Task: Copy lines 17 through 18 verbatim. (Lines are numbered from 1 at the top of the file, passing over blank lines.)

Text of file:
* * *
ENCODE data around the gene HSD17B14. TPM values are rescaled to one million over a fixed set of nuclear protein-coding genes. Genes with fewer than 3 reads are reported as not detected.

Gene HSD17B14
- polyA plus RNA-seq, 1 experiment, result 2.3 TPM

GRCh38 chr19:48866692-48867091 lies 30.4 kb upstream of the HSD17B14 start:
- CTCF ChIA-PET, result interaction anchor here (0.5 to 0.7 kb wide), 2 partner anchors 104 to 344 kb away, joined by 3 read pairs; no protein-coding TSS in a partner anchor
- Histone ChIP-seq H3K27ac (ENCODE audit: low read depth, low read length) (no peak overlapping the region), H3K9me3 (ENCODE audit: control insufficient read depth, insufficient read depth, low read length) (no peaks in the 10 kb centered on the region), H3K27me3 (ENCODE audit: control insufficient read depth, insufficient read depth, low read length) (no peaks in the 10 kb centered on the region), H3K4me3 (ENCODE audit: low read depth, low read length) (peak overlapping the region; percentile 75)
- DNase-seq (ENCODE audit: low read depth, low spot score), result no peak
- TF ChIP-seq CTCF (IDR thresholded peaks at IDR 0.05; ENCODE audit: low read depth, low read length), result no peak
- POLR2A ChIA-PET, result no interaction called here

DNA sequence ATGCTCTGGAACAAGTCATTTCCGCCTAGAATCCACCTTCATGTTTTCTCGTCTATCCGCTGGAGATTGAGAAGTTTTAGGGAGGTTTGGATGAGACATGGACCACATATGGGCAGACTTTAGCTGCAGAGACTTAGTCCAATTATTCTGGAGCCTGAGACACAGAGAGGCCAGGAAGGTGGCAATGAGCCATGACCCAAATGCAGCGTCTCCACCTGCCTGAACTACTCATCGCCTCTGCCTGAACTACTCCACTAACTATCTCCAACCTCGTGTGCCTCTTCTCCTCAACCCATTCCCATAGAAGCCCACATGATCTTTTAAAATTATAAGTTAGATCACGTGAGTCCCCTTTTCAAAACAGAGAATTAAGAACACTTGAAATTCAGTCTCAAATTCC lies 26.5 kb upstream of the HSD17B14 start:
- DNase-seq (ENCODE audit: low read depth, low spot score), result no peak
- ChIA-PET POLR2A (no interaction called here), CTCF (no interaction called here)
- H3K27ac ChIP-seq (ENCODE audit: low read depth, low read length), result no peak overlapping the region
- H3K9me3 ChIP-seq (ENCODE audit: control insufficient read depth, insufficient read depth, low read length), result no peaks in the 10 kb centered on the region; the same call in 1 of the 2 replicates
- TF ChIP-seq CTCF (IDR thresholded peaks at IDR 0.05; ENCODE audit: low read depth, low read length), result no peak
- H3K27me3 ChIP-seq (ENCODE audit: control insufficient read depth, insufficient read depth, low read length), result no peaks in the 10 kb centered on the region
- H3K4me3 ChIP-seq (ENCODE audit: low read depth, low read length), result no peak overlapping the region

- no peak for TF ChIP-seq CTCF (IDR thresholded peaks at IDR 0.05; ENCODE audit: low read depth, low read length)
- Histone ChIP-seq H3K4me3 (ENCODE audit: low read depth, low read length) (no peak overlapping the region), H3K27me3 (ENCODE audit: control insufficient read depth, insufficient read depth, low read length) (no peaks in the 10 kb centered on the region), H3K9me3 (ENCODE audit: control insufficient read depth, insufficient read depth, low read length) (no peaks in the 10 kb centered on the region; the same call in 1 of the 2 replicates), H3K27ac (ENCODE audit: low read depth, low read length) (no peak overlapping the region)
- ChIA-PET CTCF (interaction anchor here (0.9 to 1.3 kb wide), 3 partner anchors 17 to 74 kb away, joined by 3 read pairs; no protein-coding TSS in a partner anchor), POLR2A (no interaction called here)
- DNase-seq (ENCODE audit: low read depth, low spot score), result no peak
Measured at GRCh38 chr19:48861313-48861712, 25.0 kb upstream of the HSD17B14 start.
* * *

- H3K4me3 ChIP-seq (ENCODE audit: low read depth, low read length), result no peak overlapping the region

- no peak for TF ChIP-seq CTCF (IDR thresholded peaks at IDR 0.05; ENCODE audit: low read depth, low read length)